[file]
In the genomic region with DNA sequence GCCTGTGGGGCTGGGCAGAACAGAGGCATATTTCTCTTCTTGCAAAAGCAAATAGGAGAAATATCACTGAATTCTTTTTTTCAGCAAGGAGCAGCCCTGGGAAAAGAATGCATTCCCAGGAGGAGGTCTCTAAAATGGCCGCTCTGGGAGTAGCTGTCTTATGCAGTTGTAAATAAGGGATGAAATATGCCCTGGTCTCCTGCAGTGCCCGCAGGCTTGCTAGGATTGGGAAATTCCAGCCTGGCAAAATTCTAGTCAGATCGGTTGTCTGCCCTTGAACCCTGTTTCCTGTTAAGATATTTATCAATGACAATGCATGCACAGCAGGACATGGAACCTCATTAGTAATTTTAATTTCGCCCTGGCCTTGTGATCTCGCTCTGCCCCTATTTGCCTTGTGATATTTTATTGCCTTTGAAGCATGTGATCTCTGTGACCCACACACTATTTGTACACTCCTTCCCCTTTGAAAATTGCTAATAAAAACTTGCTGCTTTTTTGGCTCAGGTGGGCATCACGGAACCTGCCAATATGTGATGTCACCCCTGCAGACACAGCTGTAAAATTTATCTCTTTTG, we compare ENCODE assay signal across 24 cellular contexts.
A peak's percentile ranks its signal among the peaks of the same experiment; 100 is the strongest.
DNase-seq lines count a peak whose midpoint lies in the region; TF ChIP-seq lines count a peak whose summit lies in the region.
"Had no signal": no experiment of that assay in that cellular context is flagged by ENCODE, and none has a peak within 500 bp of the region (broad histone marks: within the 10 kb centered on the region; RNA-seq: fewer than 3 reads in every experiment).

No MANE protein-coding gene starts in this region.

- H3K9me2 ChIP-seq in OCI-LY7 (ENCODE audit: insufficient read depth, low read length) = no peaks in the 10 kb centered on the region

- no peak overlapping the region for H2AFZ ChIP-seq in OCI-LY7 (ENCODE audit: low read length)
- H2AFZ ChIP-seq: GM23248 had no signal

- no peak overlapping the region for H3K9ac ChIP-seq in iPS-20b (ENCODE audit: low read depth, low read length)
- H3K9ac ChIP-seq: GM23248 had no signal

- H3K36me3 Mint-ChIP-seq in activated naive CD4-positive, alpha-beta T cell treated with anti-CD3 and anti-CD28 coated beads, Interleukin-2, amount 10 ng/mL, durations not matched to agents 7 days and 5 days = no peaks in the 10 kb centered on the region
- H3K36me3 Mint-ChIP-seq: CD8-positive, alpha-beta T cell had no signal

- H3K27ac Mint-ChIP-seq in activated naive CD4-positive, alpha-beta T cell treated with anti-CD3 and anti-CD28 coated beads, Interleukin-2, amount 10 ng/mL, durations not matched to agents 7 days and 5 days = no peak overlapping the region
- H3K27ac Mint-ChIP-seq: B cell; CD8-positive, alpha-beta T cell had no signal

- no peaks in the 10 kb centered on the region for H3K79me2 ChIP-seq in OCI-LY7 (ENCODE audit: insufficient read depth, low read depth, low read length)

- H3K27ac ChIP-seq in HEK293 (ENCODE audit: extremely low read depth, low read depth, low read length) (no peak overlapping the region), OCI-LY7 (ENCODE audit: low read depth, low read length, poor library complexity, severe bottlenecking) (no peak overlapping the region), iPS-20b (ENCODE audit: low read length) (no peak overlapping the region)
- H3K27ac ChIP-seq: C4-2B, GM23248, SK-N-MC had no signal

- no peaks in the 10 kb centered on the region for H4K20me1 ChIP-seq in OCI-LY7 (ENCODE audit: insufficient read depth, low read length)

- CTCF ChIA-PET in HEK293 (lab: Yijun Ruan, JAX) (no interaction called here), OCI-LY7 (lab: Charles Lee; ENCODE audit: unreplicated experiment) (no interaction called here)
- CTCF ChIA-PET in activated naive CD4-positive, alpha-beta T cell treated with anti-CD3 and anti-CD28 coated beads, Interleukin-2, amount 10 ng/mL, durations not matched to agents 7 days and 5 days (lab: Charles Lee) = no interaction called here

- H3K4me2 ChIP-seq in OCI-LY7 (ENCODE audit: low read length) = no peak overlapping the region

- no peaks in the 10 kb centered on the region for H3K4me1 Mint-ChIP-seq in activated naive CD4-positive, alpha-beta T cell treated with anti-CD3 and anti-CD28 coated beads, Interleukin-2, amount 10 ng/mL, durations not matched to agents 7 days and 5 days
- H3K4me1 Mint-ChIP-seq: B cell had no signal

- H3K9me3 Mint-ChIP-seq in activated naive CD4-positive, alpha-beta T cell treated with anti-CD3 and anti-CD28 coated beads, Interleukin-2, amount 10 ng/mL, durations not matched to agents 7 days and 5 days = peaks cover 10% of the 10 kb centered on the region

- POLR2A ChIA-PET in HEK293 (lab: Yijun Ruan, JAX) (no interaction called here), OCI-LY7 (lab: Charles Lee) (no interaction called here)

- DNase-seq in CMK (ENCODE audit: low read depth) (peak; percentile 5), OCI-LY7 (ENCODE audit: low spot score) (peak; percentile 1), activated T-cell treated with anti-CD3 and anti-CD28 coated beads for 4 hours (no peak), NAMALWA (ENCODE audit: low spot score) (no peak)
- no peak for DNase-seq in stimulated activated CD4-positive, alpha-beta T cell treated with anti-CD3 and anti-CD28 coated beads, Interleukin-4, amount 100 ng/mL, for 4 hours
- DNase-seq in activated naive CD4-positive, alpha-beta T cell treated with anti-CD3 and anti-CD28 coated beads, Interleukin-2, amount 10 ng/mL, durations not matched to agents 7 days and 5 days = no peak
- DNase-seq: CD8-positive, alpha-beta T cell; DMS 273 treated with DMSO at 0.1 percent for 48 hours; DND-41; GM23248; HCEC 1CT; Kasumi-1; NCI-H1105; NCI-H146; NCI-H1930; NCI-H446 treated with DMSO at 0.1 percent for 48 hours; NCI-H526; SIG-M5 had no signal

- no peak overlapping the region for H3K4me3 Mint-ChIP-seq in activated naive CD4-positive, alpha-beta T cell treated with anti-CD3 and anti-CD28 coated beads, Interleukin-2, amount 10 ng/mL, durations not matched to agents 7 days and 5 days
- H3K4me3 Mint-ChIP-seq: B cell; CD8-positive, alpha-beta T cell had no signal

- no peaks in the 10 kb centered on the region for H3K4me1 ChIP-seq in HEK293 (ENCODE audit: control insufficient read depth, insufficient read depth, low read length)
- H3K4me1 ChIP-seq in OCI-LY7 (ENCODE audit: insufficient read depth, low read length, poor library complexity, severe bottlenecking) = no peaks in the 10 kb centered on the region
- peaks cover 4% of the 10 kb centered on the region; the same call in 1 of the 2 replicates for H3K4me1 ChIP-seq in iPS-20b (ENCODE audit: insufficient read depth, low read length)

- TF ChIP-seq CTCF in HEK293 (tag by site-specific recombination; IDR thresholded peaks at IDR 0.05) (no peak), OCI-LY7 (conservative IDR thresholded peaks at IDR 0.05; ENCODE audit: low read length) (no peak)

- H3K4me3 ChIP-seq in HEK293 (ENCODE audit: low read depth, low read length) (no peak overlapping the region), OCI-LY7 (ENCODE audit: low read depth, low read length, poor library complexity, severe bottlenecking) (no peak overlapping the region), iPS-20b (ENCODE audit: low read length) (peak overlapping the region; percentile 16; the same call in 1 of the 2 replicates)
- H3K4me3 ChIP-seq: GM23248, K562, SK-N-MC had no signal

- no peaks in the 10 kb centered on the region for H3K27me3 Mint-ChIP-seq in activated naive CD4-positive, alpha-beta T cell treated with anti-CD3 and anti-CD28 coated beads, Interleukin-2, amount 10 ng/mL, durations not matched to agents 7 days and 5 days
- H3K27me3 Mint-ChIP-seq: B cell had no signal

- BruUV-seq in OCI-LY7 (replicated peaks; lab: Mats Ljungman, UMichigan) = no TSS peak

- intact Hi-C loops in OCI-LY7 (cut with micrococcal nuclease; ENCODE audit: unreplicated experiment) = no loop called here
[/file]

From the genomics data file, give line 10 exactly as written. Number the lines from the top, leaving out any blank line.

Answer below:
- H3K9ac ChIP-seq: GM23248 had no signal